Each student gets a copy of this collaboration guide and we gather around a table. I introduce this with my 6th graders when they are working up their sketches for mask making. They must do 3 sketches and then select the most successful and we use this Intentional Collaboration process to help them further develop and ultimately choose their most successful sketch to produce. I model the process of using the elements and principles to form a compliment and an improvement idea for each sketch. I also interpret the mask sketches and we review ‘inferring” which is something they learn in language arts core and I show them how to use this skill in their interpretation of art (I actually went to their teacher and got the lesson she usedand definition she used, just so I knew). We talk about feelings and respect, as well as thinking before we speak! Then they go back to their own table groups and see what they come up with! So, it is my belief that if we want the students to do something we can’t just assume they know how, to collaborate for instance, turn them loose and expect them to get something from it. We CAN intentionally model and teach the kind of collaboration that will develop their critical thinking, communication strategies, creative flexibility and give them true ownership of their work. Just some thoughts - Molly Wait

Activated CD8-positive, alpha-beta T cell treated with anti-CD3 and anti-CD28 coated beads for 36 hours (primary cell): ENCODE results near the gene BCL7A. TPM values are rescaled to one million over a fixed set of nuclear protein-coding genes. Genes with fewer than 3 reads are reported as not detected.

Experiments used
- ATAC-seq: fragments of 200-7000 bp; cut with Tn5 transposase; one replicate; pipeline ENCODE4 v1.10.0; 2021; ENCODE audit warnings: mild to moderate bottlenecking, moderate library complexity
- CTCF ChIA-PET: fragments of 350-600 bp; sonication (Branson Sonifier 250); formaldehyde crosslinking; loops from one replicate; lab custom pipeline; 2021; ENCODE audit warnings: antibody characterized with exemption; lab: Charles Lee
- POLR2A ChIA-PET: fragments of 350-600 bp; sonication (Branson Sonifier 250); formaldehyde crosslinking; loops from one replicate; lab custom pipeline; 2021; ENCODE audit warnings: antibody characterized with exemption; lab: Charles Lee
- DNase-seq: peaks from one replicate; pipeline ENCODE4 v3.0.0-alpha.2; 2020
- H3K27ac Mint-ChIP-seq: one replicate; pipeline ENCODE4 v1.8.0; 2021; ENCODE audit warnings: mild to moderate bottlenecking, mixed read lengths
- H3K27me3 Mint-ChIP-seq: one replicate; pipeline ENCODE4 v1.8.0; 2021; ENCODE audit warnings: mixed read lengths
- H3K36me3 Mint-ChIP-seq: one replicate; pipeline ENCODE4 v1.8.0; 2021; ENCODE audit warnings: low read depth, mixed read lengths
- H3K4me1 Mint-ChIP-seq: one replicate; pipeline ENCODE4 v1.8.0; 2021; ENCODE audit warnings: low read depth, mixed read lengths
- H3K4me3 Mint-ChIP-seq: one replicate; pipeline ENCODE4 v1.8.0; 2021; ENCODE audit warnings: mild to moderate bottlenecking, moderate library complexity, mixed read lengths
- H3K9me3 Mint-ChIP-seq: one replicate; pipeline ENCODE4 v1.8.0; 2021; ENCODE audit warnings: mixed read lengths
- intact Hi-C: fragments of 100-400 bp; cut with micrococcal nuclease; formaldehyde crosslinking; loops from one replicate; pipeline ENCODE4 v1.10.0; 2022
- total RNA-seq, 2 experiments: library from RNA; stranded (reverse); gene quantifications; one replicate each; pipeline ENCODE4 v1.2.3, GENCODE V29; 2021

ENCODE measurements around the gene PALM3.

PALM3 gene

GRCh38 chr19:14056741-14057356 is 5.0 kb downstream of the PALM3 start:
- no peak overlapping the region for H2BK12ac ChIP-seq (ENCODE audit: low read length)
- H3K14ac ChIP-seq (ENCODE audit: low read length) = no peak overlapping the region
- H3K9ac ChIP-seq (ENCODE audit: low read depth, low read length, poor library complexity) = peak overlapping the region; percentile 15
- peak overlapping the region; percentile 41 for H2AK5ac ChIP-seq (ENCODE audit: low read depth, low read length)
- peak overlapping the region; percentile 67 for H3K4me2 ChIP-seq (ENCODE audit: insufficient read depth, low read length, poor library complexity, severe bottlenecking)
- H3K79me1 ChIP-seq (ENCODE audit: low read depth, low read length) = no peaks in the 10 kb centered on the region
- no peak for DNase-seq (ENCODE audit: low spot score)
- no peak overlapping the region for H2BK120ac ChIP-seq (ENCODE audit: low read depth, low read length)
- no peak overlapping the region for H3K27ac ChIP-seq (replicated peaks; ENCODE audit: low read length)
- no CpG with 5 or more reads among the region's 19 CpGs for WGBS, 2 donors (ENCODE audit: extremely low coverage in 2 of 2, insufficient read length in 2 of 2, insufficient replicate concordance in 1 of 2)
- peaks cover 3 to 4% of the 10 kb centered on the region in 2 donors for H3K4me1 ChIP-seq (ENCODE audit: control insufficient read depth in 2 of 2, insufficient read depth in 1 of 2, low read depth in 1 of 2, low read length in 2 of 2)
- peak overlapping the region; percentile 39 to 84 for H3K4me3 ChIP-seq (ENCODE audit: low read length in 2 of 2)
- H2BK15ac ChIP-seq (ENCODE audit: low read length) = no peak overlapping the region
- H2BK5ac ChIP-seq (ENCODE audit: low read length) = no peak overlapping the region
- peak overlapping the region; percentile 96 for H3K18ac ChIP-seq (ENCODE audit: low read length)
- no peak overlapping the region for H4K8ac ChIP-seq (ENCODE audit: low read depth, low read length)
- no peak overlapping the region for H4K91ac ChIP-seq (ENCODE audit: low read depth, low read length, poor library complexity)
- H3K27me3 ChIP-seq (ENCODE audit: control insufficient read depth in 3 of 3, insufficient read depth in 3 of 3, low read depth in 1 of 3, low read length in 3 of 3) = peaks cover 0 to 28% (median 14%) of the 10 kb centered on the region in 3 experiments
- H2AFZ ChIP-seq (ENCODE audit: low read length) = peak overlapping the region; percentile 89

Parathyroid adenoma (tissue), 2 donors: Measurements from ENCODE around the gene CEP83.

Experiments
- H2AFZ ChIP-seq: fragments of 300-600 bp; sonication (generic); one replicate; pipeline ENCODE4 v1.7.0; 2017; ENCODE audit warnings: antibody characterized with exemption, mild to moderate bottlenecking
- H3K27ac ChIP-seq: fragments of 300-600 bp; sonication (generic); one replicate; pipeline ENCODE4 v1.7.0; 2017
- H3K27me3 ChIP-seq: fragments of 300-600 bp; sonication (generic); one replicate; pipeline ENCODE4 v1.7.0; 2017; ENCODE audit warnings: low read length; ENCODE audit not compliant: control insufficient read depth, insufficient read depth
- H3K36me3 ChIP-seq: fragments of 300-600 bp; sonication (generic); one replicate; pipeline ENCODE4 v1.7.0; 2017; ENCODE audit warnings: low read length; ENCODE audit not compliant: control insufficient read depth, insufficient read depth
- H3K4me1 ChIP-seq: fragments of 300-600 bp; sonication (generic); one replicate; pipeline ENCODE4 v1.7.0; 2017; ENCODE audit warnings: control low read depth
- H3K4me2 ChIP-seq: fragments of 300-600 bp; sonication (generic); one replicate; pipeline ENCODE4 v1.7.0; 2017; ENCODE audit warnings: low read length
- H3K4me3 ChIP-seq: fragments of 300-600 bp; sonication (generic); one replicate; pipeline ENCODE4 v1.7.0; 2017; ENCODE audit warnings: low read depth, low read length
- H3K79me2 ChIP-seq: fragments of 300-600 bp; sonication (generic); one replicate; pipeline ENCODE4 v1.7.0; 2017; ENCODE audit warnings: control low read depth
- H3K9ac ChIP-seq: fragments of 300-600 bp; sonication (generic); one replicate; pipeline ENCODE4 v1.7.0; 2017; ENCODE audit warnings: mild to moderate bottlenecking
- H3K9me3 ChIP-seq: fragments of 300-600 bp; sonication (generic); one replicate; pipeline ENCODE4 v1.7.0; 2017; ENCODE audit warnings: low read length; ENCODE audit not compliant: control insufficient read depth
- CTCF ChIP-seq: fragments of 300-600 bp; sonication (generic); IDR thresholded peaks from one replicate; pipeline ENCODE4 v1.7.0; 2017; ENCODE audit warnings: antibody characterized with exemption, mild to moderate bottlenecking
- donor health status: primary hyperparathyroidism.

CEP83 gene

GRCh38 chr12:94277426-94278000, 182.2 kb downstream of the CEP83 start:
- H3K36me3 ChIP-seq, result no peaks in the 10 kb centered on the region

Why, what and how by Christine Laue. Traveling Art Exhibit
Traveling Show is one of the perks offered to members of AEI. I especially enjoy this program because it’s like bringing a mini art show into my classroom. My students benefit from this show because it’s something they can all partake of as opposed to having to travel to view original student artwork. Because my school submits work to Traveling Show, students especially enjoy seeing their own work or that of their peers honored in such a manner. Traveling Show can be used by teachers in a number of ways. Some teachers like to hang the entire show in a secure area where students can view it at their leisure. That way students have ample time to enjoy each picture. I prefer to hold each picture up individually and have discussion time. My discussion can vary from grade level to grade level and class to class. I might ask students to describe the subject matter or the medium or to analyze how they think a particular work was made. Many times an art piece lends